LAS VEGAS – Multiple vulnerabilities in Canon’s DSLR camera firmware could allow an attacker to plant malware on devices and ransom images from users. The bugs, outlined in a session here at DEF CON, open the door to a range of hacks via a Wi-Fi network or a PC’s USB connection to a camera.
The research comes from Check Point that found six bugs when it reverse engineered Canon’s EOS 80D DSLR firmware. Eyal Itkin, the Check Point researcher giving the talk, said flaws were found in Canon’s implementation of Picture Transfer Protocol (PTP). PTP is an industry standard protocol used by device makers for transferring images via wired or wirelessly from a digital camera to a computer.
The researcher wrote, in a technical paper released Sunday, that PTP is a ripe target, given it is an unauthenticated protocol that supports dozens of different complex commands. “[A] vulnerability in PTP can be equally exploited over USB and over Wi-Fi,” he wrote.
During the DEF CON session, Itkin outlined two attack scenarios against the Canon EOS 80D model camera. One scenario included an attacker that takes over a PC, and can leapfrog an infection into a camera via a USB connection. The second attack involves placing a rogue Wi-Fi access point in a public setting to leverage a remote attack against the targeted camera.
The wireless attack is triggered when the camera connects to the rogue access point. “Once the attacker is within the same LAN as the camera, he can initiate the exploit,” the researcher said.
According to Check Point, its proof-of-concept attack builds off previous camera firmware research by Daniel Mende. In 2013, Mende gave a talk at the security conference Hack in The Box called “Paparazzi over IP.”
“In our research we aim to advance beyond the point of accessing and using the protocol’s functionality,” Check Point said. “Simulating attackers, we want to find implementation vulnerabilities in the protocol, hoping to leverage them in order to take over the camera. Such a remote code execution scenario will allow attackers to do whatever they want with the camera. Infecting it with ransomware is only one of many options.”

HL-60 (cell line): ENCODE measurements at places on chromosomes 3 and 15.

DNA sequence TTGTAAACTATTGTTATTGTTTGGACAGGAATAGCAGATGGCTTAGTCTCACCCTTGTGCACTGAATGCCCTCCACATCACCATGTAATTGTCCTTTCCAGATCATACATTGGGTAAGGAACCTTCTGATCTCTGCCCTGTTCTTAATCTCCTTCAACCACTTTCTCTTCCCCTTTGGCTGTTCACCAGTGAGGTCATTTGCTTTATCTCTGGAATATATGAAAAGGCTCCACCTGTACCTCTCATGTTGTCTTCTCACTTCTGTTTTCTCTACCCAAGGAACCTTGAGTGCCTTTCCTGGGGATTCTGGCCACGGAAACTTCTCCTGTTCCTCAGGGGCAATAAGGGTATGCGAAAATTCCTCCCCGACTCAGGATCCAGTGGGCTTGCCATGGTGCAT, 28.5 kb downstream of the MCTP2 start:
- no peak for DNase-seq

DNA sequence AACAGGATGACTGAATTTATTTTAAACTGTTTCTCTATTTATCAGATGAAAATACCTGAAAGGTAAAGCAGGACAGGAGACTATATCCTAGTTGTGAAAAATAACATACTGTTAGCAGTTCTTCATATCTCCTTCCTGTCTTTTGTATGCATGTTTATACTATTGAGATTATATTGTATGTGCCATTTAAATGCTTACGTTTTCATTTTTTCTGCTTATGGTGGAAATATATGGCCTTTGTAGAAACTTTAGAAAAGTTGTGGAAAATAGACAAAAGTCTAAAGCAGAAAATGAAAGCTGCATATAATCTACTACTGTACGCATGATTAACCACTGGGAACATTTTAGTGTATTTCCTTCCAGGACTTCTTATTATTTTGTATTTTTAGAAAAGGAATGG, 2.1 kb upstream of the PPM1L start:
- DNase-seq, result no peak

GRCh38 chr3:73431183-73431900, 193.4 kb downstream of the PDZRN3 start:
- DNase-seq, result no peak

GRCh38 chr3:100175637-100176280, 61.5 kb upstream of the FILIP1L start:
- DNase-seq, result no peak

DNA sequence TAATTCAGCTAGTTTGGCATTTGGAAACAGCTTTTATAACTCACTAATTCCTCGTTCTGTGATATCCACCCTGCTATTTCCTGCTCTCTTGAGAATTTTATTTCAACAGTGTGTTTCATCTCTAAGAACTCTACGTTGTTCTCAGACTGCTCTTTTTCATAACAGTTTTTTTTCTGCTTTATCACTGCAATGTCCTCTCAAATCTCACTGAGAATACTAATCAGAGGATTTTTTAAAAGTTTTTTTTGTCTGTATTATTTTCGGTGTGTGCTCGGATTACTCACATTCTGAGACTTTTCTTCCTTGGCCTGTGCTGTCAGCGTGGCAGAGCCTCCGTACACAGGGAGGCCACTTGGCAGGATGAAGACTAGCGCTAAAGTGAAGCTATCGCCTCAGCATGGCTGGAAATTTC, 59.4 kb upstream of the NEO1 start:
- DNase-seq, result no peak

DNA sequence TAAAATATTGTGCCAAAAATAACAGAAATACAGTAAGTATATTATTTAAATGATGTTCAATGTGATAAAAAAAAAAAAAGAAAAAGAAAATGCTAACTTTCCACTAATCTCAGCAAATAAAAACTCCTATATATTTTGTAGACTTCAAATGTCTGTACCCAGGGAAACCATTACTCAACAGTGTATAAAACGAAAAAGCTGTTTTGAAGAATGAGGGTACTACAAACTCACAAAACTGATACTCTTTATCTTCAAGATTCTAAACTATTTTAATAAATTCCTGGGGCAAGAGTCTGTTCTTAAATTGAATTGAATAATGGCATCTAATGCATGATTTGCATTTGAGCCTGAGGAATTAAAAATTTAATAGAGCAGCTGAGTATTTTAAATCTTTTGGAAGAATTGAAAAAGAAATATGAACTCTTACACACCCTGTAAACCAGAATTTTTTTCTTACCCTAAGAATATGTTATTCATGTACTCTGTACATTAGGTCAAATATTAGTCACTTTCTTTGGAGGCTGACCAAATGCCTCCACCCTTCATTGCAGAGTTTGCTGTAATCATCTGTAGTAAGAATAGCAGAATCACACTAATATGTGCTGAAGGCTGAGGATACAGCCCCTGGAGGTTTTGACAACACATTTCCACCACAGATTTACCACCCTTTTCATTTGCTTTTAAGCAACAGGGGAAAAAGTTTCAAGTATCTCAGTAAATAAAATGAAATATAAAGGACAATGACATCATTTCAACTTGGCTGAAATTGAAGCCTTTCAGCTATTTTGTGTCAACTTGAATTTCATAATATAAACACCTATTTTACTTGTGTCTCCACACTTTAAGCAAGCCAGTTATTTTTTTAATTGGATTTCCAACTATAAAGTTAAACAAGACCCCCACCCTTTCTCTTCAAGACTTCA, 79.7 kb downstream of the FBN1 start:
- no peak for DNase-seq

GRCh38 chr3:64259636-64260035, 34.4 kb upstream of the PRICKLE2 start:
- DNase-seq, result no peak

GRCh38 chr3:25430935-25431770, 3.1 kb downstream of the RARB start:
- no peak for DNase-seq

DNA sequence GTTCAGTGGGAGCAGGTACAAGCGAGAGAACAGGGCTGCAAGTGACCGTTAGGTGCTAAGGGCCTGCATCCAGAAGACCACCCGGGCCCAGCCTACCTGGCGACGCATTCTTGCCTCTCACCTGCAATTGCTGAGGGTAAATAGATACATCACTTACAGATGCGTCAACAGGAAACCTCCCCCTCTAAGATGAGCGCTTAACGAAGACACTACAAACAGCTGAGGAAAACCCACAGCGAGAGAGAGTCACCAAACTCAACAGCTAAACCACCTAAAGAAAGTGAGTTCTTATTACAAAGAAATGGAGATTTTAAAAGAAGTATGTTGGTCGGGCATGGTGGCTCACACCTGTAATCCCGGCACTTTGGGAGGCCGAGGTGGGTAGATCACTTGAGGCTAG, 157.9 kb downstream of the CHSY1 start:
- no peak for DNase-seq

One of the more sinister attack scenarios involved exploiting a bug (CVE-2019-5995) in the firmware that allows for a silent and malicious firmware update. “There is a PTP command for remote firmware update, which requires zero user interaction. This means that even if all of the implementation vulnerabilities are patched, an attacker can still infect the camera using a malicious firmware update file,” researchers wrote.
In all, researchers found six bugs (CVE-2019-5994, CVE-2019-5995, CVE-2019-5998, CVE-2019-5999, CVE-2019-6000 and CVE-2019-6001) allowing them to tamper with the DSLR camera firmware. But still, the researchers’ work was not done. Next, came planting the ransomware.
“Now that we are sure that all of our vulnerabilities indeed work, it’s time to start the real exploit development,” Itkin wrote.
The challenge of delivering ransomware to a DSLR camera wasn’t slight. But thanks to a meticulous reverse engineering of the firmware, researchers were able to take advantage of AES encryption, native to the firmware.
“[During the reverse engineering of the firmware] not only did we find the AES (encryption) functions, we also found the verification and decryption keys for the firmware update process,” researchers wrote.
“Because AES is a symmetric cipher,” they continued, “the same decryption keys can also be used for encrypting back a malicious firmware update and then signing it so it will pass the verification checks.” The simplified version is, researchers created their own malicious firmware update mechanism that allowed encrypting all images stored on the camera’s flash drive.
“The ransomware uses the same cryptographic functions as the firmware update process, and calls the same AES functions in the firmware. After encrypting all of the files on the SD Card, the ransomware displays the ransom message to the user,” Itkin said.
On Tuesday, Canon issued a security bulletin regarding six vulnerabilities tied to Check Point’s research. “Due to these vulnerabilities, the potential exists for third-party attack on the camera if the camera is connected to a PC or mobile device that has been hijacked through an unsecured network,” Canon wrote. “Do not connect the camera to a PC or mobile device that is being used in an unsecure network, such as in a free Wi-Fi environment,” it wrote.
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